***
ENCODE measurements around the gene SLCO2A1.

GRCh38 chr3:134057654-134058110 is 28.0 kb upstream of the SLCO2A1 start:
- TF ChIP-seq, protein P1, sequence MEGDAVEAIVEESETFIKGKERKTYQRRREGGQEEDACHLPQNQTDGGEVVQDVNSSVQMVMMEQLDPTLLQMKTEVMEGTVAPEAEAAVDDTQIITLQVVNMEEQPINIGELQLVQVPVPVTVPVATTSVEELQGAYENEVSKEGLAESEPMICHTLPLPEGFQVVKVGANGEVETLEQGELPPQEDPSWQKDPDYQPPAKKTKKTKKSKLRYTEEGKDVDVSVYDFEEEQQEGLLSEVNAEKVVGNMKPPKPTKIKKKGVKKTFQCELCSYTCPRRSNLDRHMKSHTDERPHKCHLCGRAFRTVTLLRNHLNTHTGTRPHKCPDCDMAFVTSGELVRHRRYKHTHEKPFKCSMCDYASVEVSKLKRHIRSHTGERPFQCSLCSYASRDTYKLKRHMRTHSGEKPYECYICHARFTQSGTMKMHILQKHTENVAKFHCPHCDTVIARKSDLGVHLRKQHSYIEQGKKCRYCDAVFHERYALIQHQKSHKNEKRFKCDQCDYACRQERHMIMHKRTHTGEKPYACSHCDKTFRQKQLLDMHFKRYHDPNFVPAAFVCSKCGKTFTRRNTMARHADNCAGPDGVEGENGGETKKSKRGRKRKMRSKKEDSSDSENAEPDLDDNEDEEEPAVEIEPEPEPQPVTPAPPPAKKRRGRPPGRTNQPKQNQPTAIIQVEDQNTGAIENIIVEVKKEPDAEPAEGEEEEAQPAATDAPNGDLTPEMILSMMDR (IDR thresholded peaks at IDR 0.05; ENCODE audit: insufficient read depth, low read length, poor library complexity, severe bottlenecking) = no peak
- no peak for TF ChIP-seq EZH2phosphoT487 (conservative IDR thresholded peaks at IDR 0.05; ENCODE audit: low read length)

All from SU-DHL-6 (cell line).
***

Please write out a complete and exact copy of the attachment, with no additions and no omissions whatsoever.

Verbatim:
ENCODE measurements around the gene SLCO2A1.

GRCh38 chr3:134057654-134058110 is 28.0 kb upstream of the SLCO2A1 start:
- TF ChIP-seq, protein P1, sequence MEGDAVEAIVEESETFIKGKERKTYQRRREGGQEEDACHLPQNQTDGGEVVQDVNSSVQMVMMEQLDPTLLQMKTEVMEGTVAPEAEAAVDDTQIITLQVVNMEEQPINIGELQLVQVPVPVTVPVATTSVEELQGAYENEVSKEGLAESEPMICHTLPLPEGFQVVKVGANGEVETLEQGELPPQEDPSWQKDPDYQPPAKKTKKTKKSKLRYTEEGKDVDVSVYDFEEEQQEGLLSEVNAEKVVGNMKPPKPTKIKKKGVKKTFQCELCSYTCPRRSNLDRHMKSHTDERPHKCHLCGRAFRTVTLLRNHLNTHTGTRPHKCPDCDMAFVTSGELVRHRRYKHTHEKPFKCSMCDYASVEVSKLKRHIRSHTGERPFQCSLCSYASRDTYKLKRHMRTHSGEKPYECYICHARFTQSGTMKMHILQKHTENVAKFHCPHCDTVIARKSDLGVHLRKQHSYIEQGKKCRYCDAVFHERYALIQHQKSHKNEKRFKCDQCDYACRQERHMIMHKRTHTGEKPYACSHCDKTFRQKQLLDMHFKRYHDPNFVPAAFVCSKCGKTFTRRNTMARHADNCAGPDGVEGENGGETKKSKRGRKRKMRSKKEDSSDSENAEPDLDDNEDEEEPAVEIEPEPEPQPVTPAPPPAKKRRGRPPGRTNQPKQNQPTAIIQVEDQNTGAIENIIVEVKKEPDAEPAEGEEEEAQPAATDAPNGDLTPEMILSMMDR (IDR thresholded peaks at IDR 0.05; ENCODE audit: insufficient read depth, low read length, poor library complexity, severe bottlenecking) = no peak
- no peak for TF ChIP-seq EZH2phosphoT487 (conservative IDR thresholded peaks at IDR 0.05; ENCODE audit: low read length)

All from SU-DHL-6 (cell line).